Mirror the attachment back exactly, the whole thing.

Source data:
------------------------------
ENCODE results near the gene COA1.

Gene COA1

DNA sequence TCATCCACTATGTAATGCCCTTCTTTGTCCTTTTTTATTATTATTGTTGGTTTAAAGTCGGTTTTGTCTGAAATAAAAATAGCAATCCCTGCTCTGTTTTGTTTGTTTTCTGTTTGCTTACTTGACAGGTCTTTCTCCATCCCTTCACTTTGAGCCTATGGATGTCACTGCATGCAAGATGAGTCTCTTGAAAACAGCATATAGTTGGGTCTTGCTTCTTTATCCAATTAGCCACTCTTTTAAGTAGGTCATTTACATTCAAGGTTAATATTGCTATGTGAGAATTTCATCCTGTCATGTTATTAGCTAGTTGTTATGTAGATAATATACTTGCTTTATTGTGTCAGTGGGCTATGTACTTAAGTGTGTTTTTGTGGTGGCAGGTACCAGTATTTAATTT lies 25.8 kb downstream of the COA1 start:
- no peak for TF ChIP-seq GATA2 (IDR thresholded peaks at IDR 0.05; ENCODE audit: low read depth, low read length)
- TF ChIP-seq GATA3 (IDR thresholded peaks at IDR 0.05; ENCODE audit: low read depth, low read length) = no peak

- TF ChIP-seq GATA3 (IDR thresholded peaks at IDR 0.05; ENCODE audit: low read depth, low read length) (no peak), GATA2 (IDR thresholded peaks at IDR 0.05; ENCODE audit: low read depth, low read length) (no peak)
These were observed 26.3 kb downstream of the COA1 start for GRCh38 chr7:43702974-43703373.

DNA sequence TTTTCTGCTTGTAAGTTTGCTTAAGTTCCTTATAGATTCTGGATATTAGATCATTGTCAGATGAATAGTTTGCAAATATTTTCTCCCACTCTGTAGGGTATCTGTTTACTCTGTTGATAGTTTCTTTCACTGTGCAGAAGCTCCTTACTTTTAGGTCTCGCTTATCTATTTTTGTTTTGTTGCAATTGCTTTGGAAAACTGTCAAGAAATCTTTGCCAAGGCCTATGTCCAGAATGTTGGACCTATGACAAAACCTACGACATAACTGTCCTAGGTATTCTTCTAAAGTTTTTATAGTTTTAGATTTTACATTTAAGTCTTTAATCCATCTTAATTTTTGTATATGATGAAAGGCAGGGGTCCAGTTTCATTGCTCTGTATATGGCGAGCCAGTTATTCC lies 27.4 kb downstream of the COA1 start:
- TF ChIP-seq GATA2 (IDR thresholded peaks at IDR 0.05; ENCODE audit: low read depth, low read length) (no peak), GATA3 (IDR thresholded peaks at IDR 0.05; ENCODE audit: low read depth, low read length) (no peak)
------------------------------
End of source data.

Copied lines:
ENCODE results near the gene COA1.

Gene COA1

DNA sequence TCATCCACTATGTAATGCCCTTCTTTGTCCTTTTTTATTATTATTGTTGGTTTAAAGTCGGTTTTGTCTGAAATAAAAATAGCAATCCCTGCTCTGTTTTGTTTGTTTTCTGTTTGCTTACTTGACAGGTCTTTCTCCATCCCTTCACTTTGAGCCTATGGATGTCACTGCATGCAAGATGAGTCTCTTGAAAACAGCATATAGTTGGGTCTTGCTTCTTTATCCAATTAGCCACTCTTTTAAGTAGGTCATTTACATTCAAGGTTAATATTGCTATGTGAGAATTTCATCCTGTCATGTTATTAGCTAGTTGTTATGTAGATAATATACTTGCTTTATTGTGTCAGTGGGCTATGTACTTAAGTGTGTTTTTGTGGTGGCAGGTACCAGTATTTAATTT lies 25.8 kb downstream of the COA1 start:
- no peak for TF ChIP-seq GATA2 (IDR thresholded peaks at IDR 0.05; ENCODE audit: low read depth, low read length)
- TF ChIP-seq GATA3 (IDR thresholded peaks at IDR 0.05; ENCODE audit: low read depth, low read length) = no peak

- TF ChIP-seq GATA3 (IDR thresholded peaks at IDR 0.05; ENCODE audit: low read depth, low read length) (no peak), GATA2 (IDR thresholded peaks at IDR 0.05; ENCODE audit: low read depth, low read length) (no peak)
These were observed 26.3 kb downstream of the COA1 start for GRCh38 chr7:43702974-43703373.

DNA sequence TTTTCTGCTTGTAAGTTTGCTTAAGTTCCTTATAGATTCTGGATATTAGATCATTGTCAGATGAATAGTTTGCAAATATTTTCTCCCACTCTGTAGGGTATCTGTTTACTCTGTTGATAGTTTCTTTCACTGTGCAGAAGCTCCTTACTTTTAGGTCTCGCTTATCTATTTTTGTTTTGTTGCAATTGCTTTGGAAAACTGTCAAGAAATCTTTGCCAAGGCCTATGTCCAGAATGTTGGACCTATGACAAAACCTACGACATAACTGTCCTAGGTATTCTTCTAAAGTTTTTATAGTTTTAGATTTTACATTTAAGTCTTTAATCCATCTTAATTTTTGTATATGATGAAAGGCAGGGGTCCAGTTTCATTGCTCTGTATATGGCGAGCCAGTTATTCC lies 27.4 kb downstream of the COA1 start:
- TF ChIP-seq GATA2 (IDR thresholded peaks at IDR 0.05; ENCODE audit: low read depth, low read length) (no peak), GATA3 (IDR thresholded peaks at IDR 0.05; ENCODE audit: low read depth, low read length) (no peak)